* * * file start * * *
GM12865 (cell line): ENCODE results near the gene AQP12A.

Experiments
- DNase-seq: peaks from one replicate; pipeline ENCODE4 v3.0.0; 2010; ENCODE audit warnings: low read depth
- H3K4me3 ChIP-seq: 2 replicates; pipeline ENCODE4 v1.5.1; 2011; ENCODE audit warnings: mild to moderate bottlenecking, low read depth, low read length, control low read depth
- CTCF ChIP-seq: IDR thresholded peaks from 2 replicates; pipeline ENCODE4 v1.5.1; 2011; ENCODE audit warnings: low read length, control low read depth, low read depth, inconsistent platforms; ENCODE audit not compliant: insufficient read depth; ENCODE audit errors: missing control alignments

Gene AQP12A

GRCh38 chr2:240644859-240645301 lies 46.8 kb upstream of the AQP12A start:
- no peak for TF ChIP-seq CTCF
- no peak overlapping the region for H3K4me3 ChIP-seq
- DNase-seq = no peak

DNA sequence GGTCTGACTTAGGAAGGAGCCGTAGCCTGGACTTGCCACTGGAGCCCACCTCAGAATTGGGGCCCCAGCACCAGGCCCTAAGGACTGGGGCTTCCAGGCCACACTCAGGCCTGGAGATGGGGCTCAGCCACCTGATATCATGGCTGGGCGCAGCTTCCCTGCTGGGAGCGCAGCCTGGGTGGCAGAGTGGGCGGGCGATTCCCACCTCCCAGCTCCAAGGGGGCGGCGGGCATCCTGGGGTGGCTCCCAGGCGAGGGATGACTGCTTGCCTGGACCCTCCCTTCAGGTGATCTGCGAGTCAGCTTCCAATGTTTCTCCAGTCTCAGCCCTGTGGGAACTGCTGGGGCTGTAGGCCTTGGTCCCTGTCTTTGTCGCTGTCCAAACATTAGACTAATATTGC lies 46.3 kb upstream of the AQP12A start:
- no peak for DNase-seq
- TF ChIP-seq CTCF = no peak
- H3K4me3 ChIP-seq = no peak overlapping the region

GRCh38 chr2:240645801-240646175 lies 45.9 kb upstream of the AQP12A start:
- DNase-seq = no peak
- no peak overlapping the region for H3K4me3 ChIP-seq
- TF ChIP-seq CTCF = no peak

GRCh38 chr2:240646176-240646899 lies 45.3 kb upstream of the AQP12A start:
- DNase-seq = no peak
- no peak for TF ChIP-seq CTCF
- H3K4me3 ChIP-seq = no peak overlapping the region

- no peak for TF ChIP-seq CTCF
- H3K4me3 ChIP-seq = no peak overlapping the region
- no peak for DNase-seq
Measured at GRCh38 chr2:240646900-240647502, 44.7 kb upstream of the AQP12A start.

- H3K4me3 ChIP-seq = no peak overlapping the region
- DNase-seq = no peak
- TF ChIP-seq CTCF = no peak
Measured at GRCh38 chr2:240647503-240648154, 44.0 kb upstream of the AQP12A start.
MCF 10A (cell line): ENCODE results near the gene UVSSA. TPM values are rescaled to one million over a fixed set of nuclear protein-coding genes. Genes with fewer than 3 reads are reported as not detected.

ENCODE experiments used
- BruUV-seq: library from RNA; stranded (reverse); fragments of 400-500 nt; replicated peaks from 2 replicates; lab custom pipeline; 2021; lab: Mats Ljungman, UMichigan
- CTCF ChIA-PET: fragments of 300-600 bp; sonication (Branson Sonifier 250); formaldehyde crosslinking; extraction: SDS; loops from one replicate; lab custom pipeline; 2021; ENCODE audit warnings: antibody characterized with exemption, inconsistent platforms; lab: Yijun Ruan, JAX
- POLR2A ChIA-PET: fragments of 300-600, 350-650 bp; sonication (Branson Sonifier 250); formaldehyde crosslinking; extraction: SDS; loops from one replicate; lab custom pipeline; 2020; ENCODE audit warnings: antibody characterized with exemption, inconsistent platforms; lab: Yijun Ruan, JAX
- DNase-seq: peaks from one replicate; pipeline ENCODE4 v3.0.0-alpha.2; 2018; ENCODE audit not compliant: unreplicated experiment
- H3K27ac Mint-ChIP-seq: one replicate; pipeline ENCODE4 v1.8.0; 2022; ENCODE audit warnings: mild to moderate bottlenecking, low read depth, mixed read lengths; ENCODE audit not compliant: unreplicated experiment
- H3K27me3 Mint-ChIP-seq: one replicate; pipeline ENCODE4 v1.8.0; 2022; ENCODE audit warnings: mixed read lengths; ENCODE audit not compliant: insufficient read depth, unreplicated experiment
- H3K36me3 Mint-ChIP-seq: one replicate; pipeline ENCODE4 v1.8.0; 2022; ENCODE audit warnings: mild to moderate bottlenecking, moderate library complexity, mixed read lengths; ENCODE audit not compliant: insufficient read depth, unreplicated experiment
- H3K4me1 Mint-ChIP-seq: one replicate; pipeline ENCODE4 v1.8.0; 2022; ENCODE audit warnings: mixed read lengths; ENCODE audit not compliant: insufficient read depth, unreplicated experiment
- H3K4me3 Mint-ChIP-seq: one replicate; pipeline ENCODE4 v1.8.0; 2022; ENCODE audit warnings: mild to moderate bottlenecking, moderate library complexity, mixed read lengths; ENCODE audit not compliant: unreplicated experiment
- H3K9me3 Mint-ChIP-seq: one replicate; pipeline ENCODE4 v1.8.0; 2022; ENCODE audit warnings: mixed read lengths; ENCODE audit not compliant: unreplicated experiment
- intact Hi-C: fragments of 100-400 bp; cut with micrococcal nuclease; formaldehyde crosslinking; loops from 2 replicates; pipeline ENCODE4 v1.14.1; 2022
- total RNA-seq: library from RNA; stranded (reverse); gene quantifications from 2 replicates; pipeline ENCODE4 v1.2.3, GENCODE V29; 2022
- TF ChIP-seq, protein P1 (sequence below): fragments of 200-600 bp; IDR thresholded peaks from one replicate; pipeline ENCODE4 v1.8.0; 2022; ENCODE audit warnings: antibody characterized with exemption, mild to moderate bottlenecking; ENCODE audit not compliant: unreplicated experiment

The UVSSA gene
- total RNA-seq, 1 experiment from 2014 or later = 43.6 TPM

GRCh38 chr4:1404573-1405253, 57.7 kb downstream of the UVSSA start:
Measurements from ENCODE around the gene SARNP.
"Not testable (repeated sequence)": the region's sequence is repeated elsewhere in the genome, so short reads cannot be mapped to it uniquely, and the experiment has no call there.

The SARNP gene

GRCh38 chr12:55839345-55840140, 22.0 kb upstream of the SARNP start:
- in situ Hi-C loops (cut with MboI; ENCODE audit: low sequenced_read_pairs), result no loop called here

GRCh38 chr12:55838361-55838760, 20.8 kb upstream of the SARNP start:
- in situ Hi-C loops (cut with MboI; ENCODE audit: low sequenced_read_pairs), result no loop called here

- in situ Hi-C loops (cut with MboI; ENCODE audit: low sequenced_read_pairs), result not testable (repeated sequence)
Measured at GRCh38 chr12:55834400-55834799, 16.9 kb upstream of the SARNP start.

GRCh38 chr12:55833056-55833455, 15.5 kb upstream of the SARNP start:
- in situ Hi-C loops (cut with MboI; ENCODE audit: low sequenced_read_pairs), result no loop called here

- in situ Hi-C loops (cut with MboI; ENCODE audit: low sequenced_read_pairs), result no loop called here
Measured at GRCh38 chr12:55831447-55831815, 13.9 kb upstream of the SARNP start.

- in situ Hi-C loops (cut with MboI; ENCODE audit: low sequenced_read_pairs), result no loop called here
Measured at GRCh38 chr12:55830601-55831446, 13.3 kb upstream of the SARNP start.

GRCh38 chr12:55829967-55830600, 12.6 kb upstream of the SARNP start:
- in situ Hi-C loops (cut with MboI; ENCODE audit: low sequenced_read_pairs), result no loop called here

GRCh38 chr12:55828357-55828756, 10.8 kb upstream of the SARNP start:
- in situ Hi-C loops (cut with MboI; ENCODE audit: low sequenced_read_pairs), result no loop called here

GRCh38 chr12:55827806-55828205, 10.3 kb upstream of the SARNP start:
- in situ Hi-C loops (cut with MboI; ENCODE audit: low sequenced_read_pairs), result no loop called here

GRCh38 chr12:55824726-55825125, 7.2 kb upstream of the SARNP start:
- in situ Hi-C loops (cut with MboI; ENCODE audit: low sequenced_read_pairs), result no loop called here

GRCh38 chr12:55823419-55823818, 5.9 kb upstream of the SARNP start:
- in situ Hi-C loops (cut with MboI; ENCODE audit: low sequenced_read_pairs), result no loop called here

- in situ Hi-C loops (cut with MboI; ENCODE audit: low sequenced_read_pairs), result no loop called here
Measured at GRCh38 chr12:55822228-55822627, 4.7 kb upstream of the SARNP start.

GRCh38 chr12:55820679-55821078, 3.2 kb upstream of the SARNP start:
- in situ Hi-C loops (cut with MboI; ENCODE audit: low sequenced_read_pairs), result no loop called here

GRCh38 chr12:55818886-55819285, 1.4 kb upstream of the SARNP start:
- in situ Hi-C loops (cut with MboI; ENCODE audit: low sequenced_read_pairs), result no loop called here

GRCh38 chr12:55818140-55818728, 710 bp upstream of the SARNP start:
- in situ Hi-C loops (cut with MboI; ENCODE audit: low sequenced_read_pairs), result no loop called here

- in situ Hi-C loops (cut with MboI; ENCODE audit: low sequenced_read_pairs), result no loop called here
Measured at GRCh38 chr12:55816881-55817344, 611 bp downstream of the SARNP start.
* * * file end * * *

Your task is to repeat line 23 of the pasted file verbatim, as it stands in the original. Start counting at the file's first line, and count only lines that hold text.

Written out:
- no peak for TF ChIP-seq CTCF